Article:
My father gave me an incredibly early boost in my education, meaning that I learned to delight in the notion of learning long before TV programs and peer groups were able to perpetuate the stereotype that all children hate homework and school unless they're "teacher's pets." I also learned from my father never to limit myself to one discipline, but rather to follow all points of curiosity as far as they would take me. This almost necessarily meant that I became a voracious reader-though I do wonder if the same will be true for future generations of polymaths, with Wikipedia and Google always so close at hand. The clincher for me, though, was probably the only required reading I was given by my father as a child: At the age of eight I started reading On the Origin of Species at the glacial pace of three or four pages a day, with daily reports made to my father on my thoughts about the content therein. In consequence of this assignment, I've never taken kindly to the notion that children should be made to adhere to "reading levels," for the express reason that exposure to more complex sentence structures and new words from a young age on does wonders for vocabulary-building, and certainly the quality of one's own writing over time. If anyone here hasn't read On the Origin of Species, let me summarize what it looks like to a child: sentences as long as paragraphs; paragraphs that go on for pages. But when I finished that work, at nine years old, my father told me, "Congratulations! Now you'll never fear another book; next to this one, nothing else will ever seem impossible again." To this day, it's proven true; and on the off chance I do pick up a book that looks dauntingly dry, those words invariably come back to me, challenging me to be as diligent and open-minded as I was at eight years old. It is my strongly held opinion that children are fearless creatures of great, raw intellect, and deserve to be challenged as such.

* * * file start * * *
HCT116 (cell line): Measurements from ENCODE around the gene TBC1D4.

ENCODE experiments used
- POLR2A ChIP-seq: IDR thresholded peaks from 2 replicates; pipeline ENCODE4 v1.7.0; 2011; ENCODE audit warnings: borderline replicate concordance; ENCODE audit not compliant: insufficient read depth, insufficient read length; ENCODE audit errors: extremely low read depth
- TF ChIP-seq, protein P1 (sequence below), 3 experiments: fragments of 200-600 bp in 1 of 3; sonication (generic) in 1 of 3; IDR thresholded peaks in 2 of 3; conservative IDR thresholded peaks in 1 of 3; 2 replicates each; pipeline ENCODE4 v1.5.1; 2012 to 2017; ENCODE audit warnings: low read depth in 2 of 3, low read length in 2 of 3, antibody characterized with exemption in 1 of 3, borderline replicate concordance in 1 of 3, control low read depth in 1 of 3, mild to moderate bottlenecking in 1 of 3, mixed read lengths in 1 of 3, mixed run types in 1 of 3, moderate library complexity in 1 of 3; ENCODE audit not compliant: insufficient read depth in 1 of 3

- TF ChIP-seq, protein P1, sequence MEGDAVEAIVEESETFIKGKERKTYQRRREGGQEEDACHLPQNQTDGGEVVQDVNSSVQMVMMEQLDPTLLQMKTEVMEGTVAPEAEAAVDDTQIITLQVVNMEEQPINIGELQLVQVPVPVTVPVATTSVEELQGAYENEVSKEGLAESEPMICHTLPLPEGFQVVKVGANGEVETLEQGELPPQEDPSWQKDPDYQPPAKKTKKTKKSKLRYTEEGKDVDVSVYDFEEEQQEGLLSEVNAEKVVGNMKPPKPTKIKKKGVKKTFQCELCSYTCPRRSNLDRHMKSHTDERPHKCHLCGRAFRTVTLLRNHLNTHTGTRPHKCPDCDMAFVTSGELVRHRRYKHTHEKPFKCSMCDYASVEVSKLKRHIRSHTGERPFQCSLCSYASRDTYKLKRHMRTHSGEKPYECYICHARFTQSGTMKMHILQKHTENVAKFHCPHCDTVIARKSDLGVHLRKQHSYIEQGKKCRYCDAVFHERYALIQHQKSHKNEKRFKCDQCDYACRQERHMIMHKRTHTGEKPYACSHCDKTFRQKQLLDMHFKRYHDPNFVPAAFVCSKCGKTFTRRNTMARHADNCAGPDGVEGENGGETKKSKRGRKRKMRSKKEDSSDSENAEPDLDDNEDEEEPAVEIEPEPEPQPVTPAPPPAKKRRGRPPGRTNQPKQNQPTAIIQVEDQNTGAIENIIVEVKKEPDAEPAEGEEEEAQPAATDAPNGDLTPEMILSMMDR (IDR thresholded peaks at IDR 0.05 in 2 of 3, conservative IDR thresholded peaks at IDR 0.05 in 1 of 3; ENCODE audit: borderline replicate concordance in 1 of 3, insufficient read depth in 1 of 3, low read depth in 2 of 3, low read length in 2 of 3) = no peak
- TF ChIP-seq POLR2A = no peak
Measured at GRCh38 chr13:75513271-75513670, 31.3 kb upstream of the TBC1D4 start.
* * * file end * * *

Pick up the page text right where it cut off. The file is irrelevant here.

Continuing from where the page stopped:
6. What does your writing process look like? Takes us through the steps from idea to publishing?